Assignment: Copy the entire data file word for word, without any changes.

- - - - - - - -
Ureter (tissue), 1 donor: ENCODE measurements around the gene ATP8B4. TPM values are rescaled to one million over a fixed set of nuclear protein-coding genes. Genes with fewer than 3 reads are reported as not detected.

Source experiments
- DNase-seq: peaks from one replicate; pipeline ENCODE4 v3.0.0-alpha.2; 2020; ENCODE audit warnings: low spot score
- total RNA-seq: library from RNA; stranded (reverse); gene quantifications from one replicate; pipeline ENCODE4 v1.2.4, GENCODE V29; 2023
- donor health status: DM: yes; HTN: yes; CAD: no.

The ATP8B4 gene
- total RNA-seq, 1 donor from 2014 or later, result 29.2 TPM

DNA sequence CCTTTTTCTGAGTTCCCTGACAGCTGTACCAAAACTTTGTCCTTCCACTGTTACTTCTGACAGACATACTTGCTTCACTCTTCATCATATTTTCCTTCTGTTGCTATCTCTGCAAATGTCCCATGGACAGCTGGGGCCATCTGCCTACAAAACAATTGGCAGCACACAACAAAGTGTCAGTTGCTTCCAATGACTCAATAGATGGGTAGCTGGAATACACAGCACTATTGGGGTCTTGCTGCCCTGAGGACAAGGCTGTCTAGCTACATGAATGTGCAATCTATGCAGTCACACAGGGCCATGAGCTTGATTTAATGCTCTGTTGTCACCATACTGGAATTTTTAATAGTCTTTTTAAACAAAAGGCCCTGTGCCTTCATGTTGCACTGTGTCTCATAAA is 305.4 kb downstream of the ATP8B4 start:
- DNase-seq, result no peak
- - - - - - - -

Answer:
Ureter (tissue), 1 donor: ENCODE measurements around the gene ATP8B4. TPM values are rescaled to one million over a fixed set of nuclear protein-coding genes. Genes with fewer than 3 reads are reported as not detected.

Source experiments
- DNase-seq: peaks from one replicate; pipeline ENCODE4 v3.0.0-alpha.2; 2020; ENCODE audit warnings: low spot score
- total RNA-seq: library from RNA; stranded (reverse); gene quantifications from one replicate; pipeline ENCODE4 v1.2.4, GENCODE V29; 2023
- donor health status: DM: yes; HTN: yes; CAD: no.

The ATP8B4 gene
- total RNA-seq, 1 donor from 2014 or later, result 29.2 TPM

DNA sequence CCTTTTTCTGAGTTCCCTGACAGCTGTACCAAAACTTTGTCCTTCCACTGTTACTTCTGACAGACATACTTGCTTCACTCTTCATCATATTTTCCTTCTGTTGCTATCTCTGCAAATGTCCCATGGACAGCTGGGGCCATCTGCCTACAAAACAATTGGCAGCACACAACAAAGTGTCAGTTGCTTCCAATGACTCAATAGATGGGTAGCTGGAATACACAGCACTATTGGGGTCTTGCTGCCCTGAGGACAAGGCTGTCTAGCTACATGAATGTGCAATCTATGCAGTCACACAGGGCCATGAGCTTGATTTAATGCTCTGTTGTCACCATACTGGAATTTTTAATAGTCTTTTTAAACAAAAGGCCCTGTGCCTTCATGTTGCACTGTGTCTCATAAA is 305.4 kb downstream of the ATP8B4 start:
- DNase-seq, result no peak